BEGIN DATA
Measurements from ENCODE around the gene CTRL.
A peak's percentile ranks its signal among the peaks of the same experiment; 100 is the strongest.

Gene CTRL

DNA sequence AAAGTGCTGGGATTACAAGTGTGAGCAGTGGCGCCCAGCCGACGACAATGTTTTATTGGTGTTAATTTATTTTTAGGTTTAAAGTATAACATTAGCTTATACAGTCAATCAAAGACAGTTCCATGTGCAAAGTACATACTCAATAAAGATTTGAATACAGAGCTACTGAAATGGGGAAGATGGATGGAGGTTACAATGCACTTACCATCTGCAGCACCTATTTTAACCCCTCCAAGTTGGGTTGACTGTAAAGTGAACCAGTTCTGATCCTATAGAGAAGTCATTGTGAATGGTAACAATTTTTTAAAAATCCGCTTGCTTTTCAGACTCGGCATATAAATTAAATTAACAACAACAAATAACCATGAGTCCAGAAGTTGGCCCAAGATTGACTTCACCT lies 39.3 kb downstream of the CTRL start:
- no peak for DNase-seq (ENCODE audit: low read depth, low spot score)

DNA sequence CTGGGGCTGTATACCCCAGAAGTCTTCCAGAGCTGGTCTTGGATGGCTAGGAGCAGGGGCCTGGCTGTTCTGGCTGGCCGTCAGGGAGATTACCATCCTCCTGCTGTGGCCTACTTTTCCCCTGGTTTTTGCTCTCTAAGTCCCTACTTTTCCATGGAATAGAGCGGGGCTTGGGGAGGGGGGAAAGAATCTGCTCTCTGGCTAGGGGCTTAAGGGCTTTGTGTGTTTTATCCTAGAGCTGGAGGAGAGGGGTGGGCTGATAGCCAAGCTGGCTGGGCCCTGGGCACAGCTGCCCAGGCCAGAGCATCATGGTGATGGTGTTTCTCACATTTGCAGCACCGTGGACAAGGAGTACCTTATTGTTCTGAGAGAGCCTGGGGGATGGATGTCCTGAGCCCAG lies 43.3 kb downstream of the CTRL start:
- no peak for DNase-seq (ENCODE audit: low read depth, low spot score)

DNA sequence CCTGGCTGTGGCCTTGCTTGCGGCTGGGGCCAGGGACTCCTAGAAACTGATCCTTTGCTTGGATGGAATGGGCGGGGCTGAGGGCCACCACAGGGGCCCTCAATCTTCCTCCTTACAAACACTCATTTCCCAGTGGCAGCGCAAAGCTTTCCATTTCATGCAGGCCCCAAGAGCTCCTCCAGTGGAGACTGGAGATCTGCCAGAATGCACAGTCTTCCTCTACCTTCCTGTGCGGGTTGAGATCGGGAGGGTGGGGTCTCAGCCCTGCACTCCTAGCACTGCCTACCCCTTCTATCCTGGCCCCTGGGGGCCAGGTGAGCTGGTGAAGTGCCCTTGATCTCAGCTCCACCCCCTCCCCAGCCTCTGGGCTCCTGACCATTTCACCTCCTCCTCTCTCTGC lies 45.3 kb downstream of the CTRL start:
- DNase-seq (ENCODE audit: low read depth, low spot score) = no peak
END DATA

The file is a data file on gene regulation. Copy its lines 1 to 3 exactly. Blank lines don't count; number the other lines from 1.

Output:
Measurements from ENCODE around the gene CTRL.
A peak's percentile ranks its signal among the peaks of the same experiment; 100 is the strongest.

Gene CTRL